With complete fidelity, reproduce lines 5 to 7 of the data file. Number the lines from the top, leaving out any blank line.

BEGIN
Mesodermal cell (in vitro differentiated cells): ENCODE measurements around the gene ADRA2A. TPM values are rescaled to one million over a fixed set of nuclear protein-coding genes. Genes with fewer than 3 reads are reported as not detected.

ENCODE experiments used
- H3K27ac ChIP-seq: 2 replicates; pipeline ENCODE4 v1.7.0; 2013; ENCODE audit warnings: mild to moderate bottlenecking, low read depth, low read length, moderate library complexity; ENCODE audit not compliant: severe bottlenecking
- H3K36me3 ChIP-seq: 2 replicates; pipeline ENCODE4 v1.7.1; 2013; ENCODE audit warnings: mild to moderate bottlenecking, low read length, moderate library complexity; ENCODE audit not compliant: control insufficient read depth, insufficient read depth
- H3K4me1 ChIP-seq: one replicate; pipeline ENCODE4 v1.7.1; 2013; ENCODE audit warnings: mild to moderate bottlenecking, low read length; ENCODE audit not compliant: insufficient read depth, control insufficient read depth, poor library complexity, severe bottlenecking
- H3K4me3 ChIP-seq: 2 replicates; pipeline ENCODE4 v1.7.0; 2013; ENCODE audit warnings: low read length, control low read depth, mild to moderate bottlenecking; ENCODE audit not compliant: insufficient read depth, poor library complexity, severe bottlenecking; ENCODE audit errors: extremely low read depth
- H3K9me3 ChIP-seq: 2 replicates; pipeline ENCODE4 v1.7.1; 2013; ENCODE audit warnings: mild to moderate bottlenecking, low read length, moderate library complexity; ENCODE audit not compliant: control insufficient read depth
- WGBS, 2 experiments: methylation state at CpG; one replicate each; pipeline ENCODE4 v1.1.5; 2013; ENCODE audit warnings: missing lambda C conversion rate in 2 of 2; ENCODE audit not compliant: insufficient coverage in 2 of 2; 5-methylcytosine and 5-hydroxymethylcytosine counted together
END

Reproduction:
- H3K4me1 ChIP-seq: one replicate; pipeline ENCODE4 v1.7.1; 2013; ENCODE audit warnings: mild to moderate bottlenecking, low read length; ENCODE audit not compliant: insufficient read depth, control insufficient read depth, poor library complexity, severe bottlenecking
- H3K4me3 ChIP-seq: 2 replicates; pipeline ENCODE4 v1.7.0; 2013; ENCODE audit warnings: low read length, control low read depth, mild to moderate bottlenecking; ENCODE audit not compliant: insufficient read depth, poor library complexity, severe bottlenecking; ENCODE audit errors: extremely low read depth
- H3K9me3 ChIP-seq: 2 replicates; pipeline ENCODE4 v1.7.1; 2013; ENCODE audit warnings: mild to moderate bottlenecking, low read length, moderate library complexity; ENCODE audit not compliant: control insufficient read depth